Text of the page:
Since my Unemployment Adventure began, I've been spending a lot of time at Starbucks. And the library. I'm trying to rotate between the two so I don't burn out on either; so far, I've been successful in rotating, but not necessarily in preventing burnout. Starbucks has pumpkin scones, so it usually wins.
So I find myself thriving on these few-sentences-long chats with people I don't & will never know. Conversations like, "Will you watch my stuff while I run to the bathroom?" that, if I'm lucky, turn into a few lines of good-humored banter about trusting strangers to keep me safe from other strangers. Conversations with a middle-aged Sears employee about the horrors of turtlenecks & the many treasures to be found on jewelry sales rack & whether coral is an acceptable color palette for anything but necklaces. Conversations with the couple in line of front of me at WalMart who lets me cut them so I don't have to wait 15 minutes while they pay for their meth lab supplies when all I need to buy is contact solution & a Lean Cuisine.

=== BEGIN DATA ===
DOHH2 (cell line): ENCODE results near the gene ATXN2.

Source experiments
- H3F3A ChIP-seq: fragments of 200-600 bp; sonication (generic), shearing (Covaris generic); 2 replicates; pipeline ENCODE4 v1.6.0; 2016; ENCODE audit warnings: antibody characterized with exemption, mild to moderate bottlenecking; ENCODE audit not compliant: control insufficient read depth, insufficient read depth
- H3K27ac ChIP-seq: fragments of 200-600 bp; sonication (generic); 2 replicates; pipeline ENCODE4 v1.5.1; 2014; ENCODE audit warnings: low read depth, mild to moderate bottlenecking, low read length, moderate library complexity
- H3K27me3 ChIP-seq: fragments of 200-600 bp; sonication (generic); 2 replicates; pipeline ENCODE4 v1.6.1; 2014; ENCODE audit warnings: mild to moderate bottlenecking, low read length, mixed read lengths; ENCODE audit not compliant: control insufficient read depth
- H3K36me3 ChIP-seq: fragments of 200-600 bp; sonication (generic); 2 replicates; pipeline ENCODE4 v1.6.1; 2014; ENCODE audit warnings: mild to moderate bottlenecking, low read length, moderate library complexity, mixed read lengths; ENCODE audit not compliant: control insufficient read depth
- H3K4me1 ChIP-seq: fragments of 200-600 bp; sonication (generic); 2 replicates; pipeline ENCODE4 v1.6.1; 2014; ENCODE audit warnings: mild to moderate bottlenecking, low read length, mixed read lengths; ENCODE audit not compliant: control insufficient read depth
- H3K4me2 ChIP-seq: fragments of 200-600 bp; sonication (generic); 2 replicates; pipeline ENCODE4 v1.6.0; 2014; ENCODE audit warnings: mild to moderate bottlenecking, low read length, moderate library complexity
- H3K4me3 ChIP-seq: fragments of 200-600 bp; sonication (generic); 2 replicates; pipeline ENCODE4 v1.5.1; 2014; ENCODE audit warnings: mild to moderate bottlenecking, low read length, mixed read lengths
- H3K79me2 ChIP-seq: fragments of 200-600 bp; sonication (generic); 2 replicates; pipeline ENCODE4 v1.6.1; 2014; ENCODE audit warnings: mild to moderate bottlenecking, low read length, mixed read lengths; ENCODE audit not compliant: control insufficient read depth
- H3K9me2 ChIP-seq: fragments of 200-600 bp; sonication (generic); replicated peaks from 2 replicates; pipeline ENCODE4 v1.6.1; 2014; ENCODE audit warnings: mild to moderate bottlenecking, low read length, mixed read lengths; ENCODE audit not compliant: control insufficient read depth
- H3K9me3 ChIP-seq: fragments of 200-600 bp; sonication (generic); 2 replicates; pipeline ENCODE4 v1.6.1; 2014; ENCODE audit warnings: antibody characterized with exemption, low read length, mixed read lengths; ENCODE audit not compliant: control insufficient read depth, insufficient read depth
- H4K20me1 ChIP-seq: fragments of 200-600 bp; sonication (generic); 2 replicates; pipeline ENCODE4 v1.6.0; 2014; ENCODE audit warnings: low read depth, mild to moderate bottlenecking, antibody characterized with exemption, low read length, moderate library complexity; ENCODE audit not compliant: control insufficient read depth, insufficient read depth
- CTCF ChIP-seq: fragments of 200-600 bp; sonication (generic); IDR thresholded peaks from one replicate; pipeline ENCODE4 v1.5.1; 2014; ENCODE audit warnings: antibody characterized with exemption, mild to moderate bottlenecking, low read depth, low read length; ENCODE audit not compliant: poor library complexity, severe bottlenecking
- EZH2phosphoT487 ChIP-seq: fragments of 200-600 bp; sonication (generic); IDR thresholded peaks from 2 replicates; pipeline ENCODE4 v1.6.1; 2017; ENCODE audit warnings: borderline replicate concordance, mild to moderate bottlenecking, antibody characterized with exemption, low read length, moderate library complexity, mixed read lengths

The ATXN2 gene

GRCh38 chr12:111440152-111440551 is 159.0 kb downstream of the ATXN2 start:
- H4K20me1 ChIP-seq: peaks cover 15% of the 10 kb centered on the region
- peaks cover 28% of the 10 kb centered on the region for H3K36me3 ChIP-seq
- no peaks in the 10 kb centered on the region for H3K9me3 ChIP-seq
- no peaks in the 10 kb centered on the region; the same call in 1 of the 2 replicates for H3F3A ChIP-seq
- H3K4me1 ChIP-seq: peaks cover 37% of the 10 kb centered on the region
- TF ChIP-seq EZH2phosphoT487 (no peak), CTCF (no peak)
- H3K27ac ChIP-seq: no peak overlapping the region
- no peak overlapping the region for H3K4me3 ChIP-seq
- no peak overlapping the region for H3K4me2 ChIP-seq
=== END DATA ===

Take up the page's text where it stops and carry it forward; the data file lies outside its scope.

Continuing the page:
I'm turning into my grandmother, who talks to every stranger she meets. I am one of those people. It's not new, of course; I've always done it, even in the city, where people sometimes thought I was crazy or obnoxious or an escaped mental patient for daring to strike up chats with folks I don't know. I even have a blog tag devoted to "conversations with strangers." And it suddenly occurs to me: This is, without a doubt, the most suburban thing about me. When paired with also being the loneliest thing about me, I'm a conversational time bomb just waiting to explode. No stranger is safe.